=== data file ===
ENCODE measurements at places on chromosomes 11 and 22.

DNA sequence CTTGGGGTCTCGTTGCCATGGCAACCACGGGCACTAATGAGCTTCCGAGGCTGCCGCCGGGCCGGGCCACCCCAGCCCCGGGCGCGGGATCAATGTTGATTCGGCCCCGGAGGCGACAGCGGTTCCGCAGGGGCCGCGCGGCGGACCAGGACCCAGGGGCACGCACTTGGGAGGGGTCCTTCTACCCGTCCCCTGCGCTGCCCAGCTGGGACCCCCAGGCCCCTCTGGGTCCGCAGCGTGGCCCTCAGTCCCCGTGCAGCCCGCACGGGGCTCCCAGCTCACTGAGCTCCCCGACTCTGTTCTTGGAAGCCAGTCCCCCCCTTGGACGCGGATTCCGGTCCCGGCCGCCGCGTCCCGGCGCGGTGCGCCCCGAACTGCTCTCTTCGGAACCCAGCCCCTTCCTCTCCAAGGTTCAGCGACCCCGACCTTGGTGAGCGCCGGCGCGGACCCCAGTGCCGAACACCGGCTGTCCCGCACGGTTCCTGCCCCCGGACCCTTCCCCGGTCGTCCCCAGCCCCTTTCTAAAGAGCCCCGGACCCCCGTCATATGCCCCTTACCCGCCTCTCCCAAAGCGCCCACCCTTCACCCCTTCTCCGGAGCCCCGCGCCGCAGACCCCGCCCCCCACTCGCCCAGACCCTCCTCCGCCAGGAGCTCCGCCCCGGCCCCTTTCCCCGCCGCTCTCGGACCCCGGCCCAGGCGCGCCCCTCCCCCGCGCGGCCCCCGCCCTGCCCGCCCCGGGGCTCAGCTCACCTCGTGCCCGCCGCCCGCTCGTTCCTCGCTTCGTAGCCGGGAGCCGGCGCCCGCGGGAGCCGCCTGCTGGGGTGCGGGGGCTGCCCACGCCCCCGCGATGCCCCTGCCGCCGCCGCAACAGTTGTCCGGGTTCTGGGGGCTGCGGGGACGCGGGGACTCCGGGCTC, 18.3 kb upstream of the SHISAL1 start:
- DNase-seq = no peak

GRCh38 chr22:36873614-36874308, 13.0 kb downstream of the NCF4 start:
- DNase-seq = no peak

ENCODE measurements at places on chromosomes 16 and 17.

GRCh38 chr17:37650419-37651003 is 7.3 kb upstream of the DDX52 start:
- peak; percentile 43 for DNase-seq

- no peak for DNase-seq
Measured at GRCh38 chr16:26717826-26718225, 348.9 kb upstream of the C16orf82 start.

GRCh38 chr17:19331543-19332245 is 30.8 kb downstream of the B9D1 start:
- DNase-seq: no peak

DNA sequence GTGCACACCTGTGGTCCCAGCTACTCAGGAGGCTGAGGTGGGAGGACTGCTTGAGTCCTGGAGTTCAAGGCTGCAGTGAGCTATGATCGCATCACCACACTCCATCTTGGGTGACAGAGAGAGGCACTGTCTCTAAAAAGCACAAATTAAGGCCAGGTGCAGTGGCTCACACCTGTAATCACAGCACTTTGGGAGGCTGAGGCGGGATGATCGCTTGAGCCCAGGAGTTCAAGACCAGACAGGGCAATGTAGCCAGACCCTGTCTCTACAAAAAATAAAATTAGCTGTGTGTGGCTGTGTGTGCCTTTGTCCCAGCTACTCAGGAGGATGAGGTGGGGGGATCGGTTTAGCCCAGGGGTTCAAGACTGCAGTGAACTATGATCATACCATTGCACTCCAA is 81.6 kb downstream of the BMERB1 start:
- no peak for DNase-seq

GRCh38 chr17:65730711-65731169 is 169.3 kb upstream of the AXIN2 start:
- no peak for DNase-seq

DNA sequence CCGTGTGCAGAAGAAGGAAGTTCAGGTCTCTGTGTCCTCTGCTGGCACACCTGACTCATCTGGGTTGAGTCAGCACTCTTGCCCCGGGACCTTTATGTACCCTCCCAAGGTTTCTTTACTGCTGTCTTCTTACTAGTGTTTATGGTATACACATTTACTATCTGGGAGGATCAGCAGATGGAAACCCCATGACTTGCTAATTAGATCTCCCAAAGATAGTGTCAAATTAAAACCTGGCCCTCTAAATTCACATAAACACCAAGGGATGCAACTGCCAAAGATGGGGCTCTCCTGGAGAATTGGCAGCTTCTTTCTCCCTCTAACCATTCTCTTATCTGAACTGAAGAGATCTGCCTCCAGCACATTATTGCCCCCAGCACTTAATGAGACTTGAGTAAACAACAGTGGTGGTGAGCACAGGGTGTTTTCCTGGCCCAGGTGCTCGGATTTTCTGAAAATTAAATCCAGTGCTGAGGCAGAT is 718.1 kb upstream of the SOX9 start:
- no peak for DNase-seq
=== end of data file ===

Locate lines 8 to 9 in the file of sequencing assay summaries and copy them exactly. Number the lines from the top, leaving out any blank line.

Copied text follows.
- peak; percentile 43 for DNase-seq

- no peak for DNase-seq